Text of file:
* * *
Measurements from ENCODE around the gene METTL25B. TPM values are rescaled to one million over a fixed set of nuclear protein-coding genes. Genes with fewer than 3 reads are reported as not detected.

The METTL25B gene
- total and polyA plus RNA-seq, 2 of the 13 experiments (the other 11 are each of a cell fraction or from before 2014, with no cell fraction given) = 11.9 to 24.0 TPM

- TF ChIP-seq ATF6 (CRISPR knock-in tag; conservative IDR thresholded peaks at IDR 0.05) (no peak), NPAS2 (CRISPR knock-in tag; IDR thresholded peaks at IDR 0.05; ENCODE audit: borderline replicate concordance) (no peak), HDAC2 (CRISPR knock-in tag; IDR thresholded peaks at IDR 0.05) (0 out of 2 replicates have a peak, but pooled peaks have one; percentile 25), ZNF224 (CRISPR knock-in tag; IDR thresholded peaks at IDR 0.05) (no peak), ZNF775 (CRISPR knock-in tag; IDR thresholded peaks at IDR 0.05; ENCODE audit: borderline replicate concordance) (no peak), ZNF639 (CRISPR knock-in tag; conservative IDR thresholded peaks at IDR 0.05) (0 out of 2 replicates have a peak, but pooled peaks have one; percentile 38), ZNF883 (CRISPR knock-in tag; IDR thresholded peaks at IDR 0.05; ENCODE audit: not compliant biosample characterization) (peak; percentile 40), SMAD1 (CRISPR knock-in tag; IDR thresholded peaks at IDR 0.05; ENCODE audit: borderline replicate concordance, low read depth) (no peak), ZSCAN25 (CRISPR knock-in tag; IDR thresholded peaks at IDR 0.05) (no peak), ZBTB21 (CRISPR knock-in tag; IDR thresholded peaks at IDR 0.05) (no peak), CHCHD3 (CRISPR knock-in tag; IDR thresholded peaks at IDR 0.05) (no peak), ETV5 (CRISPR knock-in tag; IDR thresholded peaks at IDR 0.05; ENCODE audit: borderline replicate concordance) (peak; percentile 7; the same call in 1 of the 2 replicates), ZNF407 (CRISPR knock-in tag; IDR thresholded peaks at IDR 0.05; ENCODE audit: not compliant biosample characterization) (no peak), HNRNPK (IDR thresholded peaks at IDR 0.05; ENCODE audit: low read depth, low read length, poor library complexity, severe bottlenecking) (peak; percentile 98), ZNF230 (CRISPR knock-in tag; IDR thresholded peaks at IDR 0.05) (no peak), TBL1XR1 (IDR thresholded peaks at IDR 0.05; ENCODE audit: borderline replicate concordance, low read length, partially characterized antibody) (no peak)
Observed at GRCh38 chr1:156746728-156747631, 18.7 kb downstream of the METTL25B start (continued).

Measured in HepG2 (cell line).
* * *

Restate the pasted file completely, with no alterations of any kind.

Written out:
Measurements from ENCODE around the gene METTL25B. TPM values are rescaled to one million over a fixed set of nuclear protein-coding genes. Genes with fewer than 3 reads are reported as not detected.

The METTL25B gene
- total and polyA plus RNA-seq, 2 of the 13 experiments (the other 11 are each of a cell fraction or from before 2014, with no cell fraction given) = 11.9 to 24.0 TPM

- TF ChIP-seq ATF6 (CRISPR knock-in tag; conservative IDR thresholded peaks at IDR 0.05) (no peak), NPAS2 (CRISPR knock-in tag; IDR thresholded peaks at IDR 0.05; ENCODE audit: borderline replicate concordance) (no peak), HDAC2 (CRISPR knock-in tag; IDR thresholded peaks at IDR 0.05) (0 out of 2 replicates have a peak, but pooled peaks have one; percentile 25), ZNF224 (CRISPR knock-in tag; IDR thresholded peaks at IDR 0.05) (no peak), ZNF775 (CRISPR knock-in tag; IDR thresholded peaks at IDR 0.05; ENCODE audit: borderline replicate concordance) (no peak), ZNF639 (CRISPR knock-in tag; conservative IDR thresholded peaks at IDR 0.05) (0 out of 2 replicates have a peak, but pooled peaks have one; percentile 38), ZNF883 (CRISPR knock-in tag; IDR thresholded peaks at IDR 0.05; ENCODE audit: not compliant biosample characterization) (peak; percentile 40), SMAD1 (CRISPR knock-in tag; IDR thresholded peaks at IDR 0.05; ENCODE audit: borderline replicate concordance, low read depth) (no peak), ZSCAN25 (CRISPR knock-in tag; IDR thresholded peaks at IDR 0.05) (no peak), ZBTB21 (CRISPR knock-in tag; IDR thresholded peaks at IDR 0.05) (no peak), CHCHD3 (CRISPR knock-in tag; IDR thresholded peaks at IDR 0.05) (no peak), ETV5 (CRISPR knock-in tag; IDR thresholded peaks at IDR 0.05; ENCODE audit: borderline replicate concordance) (peak; percentile 7; the same call in 1 of the 2 replicates), ZNF407 (CRISPR knock-in tag; IDR thresholded peaks at IDR 0.05; ENCODE audit: not compliant biosample characterization) (no peak), HNRNPK (IDR thresholded peaks at IDR 0.05; ENCODE audit: low read depth, low read length, poor library complexity, severe bottlenecking) (peak; percentile 98), ZNF230 (CRISPR knock-in tag; IDR thresholded peaks at IDR 0.05) (no peak), TBL1XR1 (IDR thresholded peaks at IDR 0.05; ENCODE audit: borderline replicate concordance, low read length, partially characterized antibody) (no peak)
Observed at GRCh38 chr1:156746728-156747631, 18.7 kb downstream of the METTL25B start (continued).

Measured in HepG2 (cell line).